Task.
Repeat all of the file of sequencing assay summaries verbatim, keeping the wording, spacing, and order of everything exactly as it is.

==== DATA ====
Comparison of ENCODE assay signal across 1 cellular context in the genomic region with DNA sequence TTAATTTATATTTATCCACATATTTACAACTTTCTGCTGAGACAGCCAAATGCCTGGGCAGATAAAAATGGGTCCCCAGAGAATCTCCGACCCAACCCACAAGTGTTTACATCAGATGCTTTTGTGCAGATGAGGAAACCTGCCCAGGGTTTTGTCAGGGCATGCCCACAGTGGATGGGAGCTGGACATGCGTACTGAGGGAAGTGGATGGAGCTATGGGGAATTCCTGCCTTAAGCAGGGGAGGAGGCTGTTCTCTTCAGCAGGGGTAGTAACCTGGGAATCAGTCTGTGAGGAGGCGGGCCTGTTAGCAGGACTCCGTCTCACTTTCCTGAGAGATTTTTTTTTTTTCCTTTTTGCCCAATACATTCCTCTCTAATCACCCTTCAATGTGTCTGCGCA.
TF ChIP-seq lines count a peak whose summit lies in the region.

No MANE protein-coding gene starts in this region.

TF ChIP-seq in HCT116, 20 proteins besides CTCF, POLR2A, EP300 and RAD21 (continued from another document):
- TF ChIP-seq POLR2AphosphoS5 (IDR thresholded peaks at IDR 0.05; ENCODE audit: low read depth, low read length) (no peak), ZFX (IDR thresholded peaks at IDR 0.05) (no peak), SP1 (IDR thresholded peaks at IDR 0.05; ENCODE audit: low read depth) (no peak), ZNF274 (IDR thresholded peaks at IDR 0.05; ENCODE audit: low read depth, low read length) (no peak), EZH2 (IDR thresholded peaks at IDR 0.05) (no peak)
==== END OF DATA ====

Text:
Comparison of ENCODE assay signal across 1 cellular context in the genomic region with DNA sequence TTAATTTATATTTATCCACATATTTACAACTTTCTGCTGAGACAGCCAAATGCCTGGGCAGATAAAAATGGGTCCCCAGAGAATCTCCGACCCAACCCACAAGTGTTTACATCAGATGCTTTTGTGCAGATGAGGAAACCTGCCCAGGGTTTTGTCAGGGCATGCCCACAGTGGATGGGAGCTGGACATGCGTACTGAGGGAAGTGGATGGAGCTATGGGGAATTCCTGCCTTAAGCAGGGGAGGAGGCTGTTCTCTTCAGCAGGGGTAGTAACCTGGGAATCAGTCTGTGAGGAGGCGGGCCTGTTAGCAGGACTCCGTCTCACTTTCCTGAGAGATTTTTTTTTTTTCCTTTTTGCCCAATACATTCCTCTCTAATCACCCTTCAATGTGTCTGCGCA.
TF ChIP-seq lines count a peak whose summit lies in the region.

No MANE protein-coding gene starts in this region.

TF ChIP-seq in HCT116, 20 proteins besides CTCF, POLR2A, EP300 and RAD21 (continued from another document):
- TF ChIP-seq POLR2AphosphoS5 (IDR thresholded peaks at IDR 0.05; ENCODE audit: low read depth, low read length) (no peak), ZFX (IDR thresholded peaks at IDR 0.05) (no peak), SP1 (IDR thresholded peaks at IDR 0.05; ENCODE audit: low read depth) (no peak), ZNF274 (IDR thresholded peaks at IDR 0.05; ENCODE audit: low read depth, low read length) (no peak), EZH2 (IDR thresholded peaks at IDR 0.05) (no peak)